Previous research indicates that attention deficit hyperactivity disorder (ADHD) frequently co-occurs with alcohol dependence; however, the extent to which shared genetic risk factors underpin this association remains unclear. The aim of this study is to investigate the relative importance of genetic, shared, and nonshared environmental factors for the overlap between ADHD and alcohol dependence in adults. Almost 18,000 adult twins aged 20-45 years, from more than 12,000 twin pairs (5,420 complete pairs), from the population-representative Swedish Twin Registry, were included. Self-ratings were used to assess symptoms of ADHD and alcohol dependence. Twin analysis was used to determine the role of additive genetic (A), shared (C), and nonshared environmental (E) factors. As a result, we found a significant association between ADHD and alcohol dependence (odds ratio 3.58; 95% confidence interval, 2.85-4.49). Twin analysis suggested that shared genetic risk factors explained 64% of the overlap between ADHD and alcohol dependence. Nonshared environmental factors accounted for the remaining 36%, whereas the contribution of shared environmental factors was minimal. We found no support for statistically significant sex differences in the overlap between ADHD and alcohol dependence. In conclusion the overlap between ADHD and alcohol dependence in adulthood was largely explained by shared genetic risk factors. This is an important step toward understanding the underlying nature of the risk of alcohol dependence in patients with ADHD and suggests that individuals with ADHD and their family members are important targets for alcohol prevention and treatment.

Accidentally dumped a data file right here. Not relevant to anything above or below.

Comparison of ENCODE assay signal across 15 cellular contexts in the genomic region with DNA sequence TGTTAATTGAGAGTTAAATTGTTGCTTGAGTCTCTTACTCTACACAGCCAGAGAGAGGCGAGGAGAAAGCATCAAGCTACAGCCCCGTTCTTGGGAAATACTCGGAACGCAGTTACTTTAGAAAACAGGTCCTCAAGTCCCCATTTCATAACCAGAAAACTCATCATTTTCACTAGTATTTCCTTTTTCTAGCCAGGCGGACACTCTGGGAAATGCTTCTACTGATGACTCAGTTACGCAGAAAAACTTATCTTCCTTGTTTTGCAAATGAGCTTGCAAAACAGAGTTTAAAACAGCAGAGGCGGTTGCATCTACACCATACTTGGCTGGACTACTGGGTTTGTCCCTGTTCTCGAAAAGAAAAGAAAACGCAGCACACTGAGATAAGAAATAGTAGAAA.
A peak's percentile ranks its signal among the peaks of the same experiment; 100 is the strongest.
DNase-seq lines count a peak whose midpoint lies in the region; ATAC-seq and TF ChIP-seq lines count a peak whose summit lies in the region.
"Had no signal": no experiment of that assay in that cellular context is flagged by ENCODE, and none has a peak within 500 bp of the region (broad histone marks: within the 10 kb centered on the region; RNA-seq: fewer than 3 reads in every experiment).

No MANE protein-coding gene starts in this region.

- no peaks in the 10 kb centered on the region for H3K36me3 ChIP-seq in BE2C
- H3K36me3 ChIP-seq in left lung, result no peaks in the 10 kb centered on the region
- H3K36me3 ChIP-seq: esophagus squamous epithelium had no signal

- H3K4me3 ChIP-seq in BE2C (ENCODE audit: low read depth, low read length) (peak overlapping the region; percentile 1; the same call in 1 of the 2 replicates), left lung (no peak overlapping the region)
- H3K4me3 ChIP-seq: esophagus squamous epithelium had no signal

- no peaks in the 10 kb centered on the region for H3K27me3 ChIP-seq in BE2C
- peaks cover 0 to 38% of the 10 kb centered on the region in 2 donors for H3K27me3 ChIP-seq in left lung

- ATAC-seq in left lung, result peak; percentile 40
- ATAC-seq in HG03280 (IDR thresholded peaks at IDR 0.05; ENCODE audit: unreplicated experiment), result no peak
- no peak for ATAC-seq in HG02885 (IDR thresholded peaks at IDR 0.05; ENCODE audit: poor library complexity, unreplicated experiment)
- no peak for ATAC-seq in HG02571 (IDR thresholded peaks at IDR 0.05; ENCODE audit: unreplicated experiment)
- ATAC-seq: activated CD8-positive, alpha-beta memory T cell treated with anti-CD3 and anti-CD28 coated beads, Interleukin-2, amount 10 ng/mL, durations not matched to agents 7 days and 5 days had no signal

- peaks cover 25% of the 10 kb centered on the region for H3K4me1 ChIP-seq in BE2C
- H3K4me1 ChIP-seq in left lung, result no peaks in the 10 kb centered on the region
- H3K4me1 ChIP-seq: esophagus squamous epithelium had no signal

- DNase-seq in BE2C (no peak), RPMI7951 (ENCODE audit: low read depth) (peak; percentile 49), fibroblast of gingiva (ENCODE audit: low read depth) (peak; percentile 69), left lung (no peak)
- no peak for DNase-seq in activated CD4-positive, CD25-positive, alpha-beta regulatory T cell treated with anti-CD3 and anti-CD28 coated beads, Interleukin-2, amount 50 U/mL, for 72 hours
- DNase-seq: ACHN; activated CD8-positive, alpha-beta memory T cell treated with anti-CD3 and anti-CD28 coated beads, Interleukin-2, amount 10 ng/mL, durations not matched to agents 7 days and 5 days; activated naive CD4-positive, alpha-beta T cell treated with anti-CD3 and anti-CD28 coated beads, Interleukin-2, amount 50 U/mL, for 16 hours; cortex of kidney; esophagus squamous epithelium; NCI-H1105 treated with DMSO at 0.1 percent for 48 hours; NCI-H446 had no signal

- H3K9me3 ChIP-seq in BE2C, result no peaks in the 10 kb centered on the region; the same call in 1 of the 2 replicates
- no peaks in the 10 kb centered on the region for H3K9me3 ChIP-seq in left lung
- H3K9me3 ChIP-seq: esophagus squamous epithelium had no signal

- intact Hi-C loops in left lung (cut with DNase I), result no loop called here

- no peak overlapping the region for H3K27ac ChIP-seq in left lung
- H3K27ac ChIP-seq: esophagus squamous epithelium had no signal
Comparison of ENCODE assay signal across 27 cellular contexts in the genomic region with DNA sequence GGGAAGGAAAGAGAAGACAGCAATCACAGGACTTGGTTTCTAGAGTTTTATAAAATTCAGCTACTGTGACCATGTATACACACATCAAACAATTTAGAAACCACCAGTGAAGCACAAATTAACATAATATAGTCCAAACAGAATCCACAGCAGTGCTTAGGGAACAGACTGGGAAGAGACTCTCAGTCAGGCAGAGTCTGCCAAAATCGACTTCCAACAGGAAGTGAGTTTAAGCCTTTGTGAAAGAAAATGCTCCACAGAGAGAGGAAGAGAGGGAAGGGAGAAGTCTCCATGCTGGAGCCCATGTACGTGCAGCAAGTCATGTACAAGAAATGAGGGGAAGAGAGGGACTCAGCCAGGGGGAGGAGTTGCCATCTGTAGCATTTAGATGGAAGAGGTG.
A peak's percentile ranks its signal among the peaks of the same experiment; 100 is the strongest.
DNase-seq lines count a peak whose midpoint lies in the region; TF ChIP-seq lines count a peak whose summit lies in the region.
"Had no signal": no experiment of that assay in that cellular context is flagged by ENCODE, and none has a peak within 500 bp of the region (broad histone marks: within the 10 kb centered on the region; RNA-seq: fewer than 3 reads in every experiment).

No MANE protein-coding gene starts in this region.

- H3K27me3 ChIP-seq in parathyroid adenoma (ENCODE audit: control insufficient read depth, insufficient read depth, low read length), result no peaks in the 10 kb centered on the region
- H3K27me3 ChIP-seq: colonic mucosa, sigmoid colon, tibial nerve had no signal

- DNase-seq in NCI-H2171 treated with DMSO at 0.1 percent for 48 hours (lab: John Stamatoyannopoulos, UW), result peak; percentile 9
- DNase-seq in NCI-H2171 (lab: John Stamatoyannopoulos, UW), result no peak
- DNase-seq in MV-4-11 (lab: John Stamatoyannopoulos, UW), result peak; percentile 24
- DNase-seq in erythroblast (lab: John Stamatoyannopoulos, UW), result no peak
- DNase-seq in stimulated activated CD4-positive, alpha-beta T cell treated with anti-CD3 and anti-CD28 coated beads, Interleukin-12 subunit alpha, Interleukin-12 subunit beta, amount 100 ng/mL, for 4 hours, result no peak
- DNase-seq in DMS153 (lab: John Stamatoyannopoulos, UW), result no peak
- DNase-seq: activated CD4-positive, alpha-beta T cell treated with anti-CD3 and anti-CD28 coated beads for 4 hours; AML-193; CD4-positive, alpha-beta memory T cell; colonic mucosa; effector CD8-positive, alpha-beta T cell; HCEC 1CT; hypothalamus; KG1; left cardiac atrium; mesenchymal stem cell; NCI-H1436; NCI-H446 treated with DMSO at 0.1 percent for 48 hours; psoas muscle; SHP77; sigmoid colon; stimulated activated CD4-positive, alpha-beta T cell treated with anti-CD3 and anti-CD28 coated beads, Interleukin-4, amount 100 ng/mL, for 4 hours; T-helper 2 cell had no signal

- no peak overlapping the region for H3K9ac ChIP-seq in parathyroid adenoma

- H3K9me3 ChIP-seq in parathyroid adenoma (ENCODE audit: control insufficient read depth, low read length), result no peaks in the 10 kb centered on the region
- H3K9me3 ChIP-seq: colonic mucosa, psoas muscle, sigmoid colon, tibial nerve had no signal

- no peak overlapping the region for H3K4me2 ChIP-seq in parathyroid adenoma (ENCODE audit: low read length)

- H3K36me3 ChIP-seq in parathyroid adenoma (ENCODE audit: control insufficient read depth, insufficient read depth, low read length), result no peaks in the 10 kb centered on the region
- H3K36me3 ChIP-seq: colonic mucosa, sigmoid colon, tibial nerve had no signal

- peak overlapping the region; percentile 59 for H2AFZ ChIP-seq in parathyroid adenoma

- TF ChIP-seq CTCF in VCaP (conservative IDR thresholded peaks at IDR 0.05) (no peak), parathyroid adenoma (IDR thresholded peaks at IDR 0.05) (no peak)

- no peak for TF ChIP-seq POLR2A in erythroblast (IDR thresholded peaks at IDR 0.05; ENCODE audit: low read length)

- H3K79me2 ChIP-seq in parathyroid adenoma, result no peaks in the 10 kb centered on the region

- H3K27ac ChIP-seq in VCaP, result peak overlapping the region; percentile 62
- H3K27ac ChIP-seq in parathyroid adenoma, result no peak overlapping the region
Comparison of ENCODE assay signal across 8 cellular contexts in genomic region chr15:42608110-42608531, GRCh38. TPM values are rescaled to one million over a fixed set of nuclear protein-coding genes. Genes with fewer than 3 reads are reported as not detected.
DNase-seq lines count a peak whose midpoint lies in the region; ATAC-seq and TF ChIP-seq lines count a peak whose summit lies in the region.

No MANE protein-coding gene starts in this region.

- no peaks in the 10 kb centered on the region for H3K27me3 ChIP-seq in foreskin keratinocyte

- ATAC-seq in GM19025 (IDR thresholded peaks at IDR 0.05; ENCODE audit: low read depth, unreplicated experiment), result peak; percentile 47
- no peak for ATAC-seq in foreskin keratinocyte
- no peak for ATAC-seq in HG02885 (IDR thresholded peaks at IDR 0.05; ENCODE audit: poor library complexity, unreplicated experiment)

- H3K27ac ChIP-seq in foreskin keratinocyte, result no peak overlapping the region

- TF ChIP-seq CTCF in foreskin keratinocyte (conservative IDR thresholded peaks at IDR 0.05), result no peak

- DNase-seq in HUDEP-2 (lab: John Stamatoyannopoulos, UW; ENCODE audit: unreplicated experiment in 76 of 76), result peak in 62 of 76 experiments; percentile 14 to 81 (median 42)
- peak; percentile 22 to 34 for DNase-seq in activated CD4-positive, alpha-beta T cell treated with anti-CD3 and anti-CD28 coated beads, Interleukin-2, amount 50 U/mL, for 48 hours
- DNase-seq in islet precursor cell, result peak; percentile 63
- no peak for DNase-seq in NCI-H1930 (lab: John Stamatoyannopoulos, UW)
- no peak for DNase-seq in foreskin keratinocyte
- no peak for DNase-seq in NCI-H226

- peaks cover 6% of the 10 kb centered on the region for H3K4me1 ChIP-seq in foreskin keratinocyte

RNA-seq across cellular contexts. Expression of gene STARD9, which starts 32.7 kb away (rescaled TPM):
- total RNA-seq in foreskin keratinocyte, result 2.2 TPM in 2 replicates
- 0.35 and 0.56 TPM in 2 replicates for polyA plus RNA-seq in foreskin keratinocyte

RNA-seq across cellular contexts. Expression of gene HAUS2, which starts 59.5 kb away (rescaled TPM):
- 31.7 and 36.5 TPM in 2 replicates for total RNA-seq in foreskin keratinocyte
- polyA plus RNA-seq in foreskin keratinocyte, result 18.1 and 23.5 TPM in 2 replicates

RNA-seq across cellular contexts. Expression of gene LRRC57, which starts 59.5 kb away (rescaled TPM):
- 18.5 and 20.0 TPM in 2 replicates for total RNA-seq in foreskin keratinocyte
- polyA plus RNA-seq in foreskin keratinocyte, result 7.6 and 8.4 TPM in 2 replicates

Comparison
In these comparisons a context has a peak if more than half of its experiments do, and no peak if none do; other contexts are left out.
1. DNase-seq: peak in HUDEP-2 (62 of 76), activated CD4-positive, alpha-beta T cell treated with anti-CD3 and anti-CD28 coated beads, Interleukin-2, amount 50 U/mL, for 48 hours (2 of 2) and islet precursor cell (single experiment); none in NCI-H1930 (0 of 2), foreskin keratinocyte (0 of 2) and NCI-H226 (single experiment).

Place, publisher, year, edition, pages
Wiley-Blackwell, 2015
National Category
Substance Abuse
Identifiers
urn:nbn:se:liu:diva-116624 (URN)10.1002/ajmg.b.32300 (DOI)000360052200003 ()25711682 (PubMedID)
Available from: 2015-03-27 Created: 2015-03-27 Last updated: 2016-08-22
3. Childhood maltreatment and attention deficit hyperactivity disorder symptoms in adults: a large twin study
Open this publication in new window or tab >>Childhood maltreatment and attention deficit hyperactivity disorder symptoms in adults: a large twin study
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2016 (English)In: Psychological Medicine, ISSN 0033-2917, E-ISSN 1469-8978, Vol. 46, no 12, 2637-2646 p.Article in journal (Refereed) Published